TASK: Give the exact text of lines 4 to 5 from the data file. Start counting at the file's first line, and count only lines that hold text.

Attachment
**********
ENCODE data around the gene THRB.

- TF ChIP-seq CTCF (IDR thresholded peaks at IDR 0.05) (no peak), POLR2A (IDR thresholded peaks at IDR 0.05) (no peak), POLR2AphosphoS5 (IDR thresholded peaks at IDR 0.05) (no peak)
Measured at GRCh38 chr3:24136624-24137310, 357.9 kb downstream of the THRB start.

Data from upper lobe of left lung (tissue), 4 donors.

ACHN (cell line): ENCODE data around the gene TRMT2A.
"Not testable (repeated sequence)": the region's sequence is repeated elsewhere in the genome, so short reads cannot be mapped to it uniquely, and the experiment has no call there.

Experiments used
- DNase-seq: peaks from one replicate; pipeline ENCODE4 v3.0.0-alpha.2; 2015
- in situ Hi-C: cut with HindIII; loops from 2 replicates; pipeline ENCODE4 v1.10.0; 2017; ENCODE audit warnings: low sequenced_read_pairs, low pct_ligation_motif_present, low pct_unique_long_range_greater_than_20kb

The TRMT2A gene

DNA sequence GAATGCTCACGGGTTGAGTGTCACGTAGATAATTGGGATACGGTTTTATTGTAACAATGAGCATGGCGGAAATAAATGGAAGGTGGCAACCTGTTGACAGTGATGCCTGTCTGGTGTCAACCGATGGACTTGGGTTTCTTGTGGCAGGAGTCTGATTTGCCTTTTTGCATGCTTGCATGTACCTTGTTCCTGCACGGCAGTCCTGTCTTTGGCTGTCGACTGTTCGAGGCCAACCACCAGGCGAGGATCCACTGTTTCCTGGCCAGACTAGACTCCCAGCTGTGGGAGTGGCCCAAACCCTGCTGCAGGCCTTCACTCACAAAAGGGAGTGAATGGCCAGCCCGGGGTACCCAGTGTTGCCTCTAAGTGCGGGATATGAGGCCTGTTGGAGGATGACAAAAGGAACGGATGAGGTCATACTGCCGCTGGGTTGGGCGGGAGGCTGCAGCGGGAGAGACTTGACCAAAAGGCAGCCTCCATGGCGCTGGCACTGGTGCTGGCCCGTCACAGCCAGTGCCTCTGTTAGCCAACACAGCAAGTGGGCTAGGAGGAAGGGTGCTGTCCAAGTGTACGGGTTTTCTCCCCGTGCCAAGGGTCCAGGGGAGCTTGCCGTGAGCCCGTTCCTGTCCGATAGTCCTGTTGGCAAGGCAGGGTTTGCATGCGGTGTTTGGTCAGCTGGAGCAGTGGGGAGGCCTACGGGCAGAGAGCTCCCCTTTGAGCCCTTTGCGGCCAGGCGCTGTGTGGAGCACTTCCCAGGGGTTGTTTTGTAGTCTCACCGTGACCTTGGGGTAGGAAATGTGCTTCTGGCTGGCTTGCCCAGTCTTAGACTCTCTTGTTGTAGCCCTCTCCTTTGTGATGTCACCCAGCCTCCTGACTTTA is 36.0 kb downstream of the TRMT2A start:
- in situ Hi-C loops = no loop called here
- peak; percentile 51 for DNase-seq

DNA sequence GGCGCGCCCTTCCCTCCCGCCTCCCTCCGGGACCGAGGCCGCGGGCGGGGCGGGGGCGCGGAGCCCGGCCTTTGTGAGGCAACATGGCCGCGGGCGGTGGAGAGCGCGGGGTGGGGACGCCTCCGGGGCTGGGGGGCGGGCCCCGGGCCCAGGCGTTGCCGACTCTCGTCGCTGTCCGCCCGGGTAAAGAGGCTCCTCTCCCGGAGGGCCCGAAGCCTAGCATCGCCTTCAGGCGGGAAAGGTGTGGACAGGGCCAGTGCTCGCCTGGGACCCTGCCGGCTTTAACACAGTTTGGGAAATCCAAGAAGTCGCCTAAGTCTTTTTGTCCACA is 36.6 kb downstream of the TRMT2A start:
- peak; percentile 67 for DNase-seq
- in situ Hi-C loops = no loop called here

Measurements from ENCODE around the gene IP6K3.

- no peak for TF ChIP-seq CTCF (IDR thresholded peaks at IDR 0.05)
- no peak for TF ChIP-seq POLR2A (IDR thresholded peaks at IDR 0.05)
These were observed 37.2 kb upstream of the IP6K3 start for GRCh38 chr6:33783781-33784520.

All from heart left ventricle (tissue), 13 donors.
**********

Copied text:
Data from upper lobe of left lung (tissue), 4 donors.

ACHN (cell line): ENCODE data around the gene TRMT2A.